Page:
3D Design and Rendering: Revit Architecture (5 yrs), Rhino (2 yrs), AutoCAD (6 yrs) Page Layout and Image Development: Adobe Photoshop, InDesign, Illustrator Basics: MS Office, MAC & PC
PRACTICAL DESIGN SKILLS
Digital fabrication: 3D modeling, cut profiles, kit of parts, physical assembly Hands on construction experience: pouring concrete, wooden fastening, power tools. Artistic sketching, hand drafting, rendering, presentation materials, physical modeling making
LEADERSHIP & EXTRACURRICULARS
Jan. - May 2012 Los Angelitos de Encinitas (Non profit serving underprivileged children): Volunteer Coached preteen girls indoor soccer team Provided academic assistance, recreational and social skills development for after school care program August 2007 - May 2010 Arizona State Athena Design Community: Paraprofessional Served as paraprofessional for 2 years: Planned events, served as student resource, advised students on design studies, and helped students adjust to college life. 1997 - 2007 Competitive Club Soccer Played on various local teams for 10 years and played on high school team for 3 years.
C O N T E N T S
DOWN TO EARTH Agricultural Learning Center THE VALLEY MEMORIAL Historical Park PARKVIEW PLACE Modular Housing CUBES Material & Form Progression REGULATED CHAOS Contemporary Art Center THE SUNNY SLOPES Library & Park CAMERA OBSCURA Exhibit & Fabrication 3
ABOUT ME I was born and raised in San Diego CA where I grew up loving the outdoors and playing soccer. In high school my passion for art and math led me to pursue a degree in architecture. I attended Arizona State University and developed a great appreciation for computer modeling and fabrication. I am interested in utilizing my computer modeling skills to customize and fabricate built elements by applying complex repetitive geometry through parametric models to elements of varying scales in architecture, sculpture, or furniture.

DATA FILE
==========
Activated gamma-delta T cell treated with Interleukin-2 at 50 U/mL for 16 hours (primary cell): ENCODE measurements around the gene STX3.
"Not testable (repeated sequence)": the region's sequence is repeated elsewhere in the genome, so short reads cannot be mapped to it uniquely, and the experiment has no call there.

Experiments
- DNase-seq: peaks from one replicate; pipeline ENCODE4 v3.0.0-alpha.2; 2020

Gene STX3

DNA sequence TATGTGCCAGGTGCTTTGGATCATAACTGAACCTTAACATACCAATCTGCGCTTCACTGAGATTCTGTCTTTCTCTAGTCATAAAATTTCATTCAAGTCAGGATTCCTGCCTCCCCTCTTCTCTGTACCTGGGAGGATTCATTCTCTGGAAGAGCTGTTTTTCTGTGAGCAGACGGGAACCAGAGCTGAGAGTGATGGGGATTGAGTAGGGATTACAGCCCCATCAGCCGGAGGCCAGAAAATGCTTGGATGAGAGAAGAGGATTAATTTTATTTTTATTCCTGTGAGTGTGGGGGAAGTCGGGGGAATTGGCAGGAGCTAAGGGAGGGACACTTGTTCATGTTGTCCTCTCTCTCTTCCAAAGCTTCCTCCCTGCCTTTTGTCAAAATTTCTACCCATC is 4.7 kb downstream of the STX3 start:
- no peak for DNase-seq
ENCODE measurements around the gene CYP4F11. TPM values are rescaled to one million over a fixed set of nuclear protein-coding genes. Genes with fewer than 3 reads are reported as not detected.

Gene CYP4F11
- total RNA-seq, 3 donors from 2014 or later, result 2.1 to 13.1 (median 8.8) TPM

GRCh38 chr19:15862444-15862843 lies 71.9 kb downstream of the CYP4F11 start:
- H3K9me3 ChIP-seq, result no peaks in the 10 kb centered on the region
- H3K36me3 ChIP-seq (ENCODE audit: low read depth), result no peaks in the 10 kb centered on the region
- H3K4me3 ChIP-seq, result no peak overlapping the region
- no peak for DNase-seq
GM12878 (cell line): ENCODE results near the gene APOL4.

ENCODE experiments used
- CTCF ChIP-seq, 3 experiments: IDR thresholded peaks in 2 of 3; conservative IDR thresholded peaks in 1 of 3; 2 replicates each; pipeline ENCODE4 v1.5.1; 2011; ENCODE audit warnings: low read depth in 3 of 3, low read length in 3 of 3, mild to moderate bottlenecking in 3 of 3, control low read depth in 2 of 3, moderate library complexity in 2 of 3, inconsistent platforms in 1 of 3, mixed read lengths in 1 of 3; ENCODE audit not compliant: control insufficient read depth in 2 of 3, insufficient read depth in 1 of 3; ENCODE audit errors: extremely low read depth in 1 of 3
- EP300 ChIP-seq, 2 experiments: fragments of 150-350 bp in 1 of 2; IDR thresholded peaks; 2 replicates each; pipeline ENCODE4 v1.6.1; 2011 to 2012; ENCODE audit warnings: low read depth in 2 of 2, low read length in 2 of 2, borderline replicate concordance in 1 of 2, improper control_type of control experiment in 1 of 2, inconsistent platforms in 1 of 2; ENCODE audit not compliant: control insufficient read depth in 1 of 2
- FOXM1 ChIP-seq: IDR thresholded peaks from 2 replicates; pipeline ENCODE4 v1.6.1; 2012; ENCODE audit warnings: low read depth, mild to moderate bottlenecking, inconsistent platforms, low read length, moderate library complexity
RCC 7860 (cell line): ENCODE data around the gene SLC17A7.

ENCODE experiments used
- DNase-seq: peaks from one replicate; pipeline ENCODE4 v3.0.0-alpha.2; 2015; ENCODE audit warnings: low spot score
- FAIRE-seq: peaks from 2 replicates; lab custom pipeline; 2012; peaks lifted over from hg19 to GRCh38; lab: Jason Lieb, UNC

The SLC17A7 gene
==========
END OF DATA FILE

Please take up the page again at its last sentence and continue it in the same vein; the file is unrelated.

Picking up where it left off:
DOWN TO EARTH
AGRICULTURAL LEARNING CENTER
The site is a garden learning center meant to bring the community together and show the process of natural growth. This site reunites people with the earth as they experience and learn about gardening while reconnecting with the history of the area. The materials and experience of the site are designed to encourage sustainable building and living. The learning center’s rammed earth walls unify the structure with the ground.
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TH E V A L L E Y ME MOR IA L